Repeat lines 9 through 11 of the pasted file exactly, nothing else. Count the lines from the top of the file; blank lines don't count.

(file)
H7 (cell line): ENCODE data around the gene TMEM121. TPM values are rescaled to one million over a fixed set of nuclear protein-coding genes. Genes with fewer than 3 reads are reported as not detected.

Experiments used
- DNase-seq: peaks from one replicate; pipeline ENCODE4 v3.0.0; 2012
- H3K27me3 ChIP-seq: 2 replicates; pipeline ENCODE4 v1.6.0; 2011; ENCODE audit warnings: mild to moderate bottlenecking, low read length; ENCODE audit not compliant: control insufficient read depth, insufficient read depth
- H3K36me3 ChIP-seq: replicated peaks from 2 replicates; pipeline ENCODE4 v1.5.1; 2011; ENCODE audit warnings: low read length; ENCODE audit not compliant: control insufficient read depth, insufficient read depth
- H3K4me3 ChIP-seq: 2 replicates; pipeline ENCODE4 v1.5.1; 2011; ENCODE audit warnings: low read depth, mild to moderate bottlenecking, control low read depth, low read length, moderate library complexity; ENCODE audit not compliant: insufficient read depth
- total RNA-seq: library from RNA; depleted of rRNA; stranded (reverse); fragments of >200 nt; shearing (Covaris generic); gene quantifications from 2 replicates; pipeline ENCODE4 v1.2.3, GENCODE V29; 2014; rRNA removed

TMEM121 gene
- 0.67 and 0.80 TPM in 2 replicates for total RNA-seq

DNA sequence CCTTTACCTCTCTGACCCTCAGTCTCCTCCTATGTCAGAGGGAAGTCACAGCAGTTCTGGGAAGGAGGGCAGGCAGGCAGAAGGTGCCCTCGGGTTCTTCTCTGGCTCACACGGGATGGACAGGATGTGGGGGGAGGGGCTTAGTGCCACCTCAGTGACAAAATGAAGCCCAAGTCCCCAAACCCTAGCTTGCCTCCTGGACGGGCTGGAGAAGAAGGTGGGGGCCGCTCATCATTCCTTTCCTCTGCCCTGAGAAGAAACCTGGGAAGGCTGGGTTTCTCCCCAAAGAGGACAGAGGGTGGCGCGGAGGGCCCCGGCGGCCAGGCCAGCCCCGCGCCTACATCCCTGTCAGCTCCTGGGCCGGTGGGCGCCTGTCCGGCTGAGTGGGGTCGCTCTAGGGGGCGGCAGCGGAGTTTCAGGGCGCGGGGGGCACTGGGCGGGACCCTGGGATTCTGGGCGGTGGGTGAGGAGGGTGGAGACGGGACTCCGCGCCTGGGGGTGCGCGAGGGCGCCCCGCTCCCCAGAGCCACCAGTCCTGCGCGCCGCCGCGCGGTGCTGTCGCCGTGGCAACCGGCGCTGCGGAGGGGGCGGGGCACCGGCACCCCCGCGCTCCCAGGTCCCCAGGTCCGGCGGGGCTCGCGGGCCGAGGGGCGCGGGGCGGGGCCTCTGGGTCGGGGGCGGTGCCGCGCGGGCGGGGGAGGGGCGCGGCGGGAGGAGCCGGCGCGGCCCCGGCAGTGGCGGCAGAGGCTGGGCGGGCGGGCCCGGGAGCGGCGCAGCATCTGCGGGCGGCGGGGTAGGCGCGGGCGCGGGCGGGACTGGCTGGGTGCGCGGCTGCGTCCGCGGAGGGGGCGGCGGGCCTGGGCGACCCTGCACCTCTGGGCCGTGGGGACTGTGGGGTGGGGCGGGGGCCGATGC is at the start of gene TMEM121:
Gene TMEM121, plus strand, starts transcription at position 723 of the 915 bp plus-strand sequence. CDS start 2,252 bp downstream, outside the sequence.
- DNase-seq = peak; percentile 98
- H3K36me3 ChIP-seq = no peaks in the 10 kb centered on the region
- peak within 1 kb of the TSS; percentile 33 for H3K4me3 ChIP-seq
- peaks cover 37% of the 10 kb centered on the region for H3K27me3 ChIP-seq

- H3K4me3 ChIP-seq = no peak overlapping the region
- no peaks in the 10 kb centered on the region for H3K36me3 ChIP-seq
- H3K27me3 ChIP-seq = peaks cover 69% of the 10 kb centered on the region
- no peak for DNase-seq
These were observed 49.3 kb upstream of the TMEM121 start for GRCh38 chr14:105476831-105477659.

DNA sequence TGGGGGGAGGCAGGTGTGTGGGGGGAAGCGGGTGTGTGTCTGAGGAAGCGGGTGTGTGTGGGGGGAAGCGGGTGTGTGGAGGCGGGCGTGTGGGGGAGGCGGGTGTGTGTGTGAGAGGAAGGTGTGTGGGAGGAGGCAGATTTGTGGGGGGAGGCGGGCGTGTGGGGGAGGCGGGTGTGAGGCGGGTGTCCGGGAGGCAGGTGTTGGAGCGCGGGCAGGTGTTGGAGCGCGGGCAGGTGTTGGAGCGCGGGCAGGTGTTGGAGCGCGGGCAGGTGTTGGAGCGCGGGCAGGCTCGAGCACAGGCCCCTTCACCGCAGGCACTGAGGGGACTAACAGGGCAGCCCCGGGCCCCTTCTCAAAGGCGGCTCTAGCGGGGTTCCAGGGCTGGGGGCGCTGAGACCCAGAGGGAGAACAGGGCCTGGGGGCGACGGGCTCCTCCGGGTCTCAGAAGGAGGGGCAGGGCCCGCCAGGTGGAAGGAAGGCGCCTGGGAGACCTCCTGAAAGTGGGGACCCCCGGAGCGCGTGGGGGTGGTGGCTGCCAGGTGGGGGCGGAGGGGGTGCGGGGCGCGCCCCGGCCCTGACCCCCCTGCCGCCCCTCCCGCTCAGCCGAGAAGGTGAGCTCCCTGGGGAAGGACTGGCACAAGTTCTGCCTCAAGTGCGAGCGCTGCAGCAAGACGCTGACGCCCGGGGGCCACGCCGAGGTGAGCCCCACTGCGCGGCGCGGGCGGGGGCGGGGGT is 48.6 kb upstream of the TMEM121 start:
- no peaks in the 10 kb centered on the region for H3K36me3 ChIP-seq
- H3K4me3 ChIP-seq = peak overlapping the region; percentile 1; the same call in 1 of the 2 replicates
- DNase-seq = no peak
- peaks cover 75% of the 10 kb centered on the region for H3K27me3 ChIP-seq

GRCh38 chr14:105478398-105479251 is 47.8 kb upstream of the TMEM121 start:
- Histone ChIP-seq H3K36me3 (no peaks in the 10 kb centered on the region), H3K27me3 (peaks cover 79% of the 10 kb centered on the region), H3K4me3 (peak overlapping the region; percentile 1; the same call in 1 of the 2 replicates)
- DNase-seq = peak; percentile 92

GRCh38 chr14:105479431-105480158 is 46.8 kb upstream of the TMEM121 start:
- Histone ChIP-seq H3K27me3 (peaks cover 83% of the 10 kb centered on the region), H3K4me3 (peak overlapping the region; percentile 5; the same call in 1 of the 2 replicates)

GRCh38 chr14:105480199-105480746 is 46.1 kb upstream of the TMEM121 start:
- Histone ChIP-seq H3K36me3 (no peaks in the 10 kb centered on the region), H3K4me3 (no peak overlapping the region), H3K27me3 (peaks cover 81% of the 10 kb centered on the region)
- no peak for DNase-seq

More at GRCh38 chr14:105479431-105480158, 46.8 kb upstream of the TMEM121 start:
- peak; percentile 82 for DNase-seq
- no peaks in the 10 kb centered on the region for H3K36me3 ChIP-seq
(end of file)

- 0.67 and 0.80 TPM in 2 replicates for total RNA-seq

DNA sequence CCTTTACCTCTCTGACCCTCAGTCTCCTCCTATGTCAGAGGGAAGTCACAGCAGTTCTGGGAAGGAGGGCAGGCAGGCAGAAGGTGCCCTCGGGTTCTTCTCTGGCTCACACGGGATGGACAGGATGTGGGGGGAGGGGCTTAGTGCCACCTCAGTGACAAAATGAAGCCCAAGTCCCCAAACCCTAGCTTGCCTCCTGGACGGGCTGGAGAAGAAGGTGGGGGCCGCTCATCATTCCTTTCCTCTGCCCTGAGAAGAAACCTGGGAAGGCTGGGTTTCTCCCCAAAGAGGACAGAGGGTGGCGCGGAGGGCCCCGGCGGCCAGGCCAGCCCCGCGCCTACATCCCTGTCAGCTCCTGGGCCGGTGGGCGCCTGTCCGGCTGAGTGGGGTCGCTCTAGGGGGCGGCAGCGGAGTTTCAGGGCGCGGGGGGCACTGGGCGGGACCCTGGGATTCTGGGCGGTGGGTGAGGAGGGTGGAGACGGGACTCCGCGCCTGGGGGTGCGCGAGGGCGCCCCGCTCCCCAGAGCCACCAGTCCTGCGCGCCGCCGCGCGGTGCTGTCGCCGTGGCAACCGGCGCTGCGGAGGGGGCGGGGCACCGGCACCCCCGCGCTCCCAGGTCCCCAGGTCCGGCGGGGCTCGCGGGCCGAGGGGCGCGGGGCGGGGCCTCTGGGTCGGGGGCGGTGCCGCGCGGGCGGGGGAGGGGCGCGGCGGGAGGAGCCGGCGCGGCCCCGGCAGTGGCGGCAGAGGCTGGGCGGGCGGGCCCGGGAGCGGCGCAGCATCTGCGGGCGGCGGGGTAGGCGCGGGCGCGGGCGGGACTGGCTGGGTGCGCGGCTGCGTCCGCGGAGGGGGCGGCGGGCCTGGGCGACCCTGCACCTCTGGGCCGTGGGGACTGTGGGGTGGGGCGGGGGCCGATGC is at the start of gene TMEM121:
Gene TMEM121, plus strand, starts transcription at position 723 of the 915 bp plus-strand sequence. CDS start 2,252 bp downstream, outside the sequence.